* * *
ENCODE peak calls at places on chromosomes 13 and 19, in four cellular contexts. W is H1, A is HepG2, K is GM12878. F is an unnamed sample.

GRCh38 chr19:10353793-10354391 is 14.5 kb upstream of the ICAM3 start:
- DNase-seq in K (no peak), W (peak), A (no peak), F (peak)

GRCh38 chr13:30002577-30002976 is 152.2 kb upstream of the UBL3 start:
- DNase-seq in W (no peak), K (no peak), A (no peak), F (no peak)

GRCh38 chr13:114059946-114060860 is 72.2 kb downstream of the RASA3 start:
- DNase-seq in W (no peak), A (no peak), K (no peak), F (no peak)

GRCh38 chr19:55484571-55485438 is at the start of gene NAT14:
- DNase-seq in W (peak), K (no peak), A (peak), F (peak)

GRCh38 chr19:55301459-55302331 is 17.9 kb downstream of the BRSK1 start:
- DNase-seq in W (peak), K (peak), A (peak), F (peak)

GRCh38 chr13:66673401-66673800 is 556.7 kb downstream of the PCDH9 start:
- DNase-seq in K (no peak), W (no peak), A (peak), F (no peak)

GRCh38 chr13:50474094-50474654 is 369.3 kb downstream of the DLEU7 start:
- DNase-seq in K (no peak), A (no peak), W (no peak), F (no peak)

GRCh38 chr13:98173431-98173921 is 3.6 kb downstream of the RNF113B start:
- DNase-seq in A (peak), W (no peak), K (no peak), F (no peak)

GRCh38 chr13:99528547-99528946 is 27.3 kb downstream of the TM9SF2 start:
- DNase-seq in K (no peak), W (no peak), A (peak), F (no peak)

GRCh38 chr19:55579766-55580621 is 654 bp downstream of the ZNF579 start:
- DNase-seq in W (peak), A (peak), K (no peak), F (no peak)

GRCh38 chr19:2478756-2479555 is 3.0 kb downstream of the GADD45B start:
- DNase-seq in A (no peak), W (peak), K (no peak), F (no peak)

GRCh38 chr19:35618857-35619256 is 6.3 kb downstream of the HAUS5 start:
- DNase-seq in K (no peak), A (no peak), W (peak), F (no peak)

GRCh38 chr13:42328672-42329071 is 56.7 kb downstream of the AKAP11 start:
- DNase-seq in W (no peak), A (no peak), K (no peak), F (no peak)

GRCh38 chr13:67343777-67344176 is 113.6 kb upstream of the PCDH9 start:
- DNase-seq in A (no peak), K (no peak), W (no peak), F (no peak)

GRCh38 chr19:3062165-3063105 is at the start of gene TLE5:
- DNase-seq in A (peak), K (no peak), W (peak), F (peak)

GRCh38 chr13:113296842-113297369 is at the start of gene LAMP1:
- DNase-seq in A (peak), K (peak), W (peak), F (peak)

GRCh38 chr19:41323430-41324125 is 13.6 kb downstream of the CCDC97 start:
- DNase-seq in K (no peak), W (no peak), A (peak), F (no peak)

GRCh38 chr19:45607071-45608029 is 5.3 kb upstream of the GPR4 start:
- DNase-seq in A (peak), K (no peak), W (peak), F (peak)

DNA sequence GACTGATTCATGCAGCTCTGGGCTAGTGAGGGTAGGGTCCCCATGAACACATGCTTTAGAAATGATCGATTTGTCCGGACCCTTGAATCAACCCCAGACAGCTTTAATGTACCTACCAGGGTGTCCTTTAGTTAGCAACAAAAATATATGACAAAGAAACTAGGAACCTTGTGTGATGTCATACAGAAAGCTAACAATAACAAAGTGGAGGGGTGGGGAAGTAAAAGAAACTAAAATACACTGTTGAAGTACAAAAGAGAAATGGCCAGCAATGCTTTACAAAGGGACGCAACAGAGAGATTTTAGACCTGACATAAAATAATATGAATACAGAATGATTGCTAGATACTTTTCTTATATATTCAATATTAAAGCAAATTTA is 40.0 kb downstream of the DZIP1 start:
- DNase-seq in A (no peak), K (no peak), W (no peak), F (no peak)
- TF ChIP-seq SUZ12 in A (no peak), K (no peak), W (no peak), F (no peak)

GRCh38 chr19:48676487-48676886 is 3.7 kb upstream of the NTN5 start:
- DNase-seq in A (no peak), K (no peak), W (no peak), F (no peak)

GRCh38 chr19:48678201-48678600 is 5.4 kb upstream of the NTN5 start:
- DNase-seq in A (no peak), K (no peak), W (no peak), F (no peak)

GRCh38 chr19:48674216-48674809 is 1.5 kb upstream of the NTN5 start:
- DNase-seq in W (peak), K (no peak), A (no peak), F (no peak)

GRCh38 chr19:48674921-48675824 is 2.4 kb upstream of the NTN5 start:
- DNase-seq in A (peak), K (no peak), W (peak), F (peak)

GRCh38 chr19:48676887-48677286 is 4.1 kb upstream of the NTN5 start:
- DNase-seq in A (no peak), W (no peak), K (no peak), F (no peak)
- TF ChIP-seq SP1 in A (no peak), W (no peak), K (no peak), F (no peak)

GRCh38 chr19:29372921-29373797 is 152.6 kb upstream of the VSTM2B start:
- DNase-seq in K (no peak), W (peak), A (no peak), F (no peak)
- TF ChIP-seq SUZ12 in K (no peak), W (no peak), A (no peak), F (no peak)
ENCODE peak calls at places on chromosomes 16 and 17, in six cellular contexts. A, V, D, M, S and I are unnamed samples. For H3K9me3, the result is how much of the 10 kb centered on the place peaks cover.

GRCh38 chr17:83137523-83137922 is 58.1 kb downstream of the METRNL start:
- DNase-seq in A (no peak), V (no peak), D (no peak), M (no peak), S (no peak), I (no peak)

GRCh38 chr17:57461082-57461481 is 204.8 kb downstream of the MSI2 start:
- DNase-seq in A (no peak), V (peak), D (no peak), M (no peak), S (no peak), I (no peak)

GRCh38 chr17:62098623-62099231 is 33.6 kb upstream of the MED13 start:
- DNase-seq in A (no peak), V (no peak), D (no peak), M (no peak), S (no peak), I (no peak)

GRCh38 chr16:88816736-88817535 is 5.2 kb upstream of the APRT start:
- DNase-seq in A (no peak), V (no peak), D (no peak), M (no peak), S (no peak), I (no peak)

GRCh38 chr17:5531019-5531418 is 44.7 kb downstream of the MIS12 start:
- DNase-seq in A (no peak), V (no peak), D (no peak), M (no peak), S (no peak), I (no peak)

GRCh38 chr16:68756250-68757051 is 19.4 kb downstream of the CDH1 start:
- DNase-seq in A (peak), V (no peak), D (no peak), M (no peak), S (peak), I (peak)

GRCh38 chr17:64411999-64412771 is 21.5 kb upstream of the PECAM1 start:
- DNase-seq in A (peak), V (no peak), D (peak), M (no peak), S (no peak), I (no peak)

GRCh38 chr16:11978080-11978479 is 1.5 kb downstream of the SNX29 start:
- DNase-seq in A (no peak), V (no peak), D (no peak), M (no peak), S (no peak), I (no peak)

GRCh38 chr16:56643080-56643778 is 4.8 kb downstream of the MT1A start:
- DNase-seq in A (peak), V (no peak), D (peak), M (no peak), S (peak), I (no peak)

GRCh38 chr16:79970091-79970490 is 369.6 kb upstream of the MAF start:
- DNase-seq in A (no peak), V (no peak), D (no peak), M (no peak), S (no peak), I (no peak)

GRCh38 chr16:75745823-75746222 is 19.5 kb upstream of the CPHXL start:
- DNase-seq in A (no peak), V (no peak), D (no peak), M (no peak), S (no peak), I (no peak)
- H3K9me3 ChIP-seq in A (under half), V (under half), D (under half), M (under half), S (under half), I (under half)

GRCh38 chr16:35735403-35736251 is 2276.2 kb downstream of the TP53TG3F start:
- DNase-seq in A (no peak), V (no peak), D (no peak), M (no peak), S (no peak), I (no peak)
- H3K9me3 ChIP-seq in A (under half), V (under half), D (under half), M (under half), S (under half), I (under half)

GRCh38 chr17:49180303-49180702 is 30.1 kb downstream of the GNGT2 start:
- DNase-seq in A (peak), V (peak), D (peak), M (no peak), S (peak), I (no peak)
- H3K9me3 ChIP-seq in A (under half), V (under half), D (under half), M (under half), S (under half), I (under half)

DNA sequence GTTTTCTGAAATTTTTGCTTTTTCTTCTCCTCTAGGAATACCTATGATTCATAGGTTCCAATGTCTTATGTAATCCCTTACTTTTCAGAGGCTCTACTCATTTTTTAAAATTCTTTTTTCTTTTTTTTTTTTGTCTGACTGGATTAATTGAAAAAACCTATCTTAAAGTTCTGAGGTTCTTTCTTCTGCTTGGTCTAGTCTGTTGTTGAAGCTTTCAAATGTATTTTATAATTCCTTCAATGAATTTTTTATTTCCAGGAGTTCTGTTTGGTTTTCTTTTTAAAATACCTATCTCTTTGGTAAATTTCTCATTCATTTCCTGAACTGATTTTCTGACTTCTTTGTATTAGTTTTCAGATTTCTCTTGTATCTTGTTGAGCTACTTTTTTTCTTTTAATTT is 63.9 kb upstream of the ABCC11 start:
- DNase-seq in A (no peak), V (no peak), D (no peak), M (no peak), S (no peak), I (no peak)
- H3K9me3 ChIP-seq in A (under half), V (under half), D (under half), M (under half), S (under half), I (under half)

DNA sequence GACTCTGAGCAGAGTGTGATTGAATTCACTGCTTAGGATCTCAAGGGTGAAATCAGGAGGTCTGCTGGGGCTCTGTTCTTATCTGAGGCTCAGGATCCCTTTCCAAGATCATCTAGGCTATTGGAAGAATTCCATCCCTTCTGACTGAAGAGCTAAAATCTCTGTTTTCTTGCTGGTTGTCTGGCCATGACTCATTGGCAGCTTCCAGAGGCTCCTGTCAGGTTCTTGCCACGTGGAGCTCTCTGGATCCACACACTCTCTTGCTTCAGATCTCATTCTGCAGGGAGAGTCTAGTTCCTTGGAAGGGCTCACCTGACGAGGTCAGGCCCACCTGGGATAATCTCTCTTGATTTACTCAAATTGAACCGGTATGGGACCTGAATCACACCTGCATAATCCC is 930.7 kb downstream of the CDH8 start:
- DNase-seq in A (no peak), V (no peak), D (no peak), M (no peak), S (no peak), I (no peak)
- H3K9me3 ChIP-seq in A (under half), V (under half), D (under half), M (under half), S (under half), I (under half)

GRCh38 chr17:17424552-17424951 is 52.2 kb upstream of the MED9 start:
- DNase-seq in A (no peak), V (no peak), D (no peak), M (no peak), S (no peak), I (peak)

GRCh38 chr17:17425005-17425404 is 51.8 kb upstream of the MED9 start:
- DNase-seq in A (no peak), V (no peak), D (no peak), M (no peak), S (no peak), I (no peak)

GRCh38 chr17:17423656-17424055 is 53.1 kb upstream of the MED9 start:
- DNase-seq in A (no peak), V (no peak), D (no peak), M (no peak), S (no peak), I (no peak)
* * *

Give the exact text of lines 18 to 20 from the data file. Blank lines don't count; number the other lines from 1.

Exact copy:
GRCh38 chr13:99528547-99528946 is 27.3 kb downstream of the TM9SF2 start:
- DNase-seq in K (no peak), W (no peak), A (peak), F (no peak)

GRCh38 chr19:55579766-55580621 is 654 bp downstream of the ZNF579 start: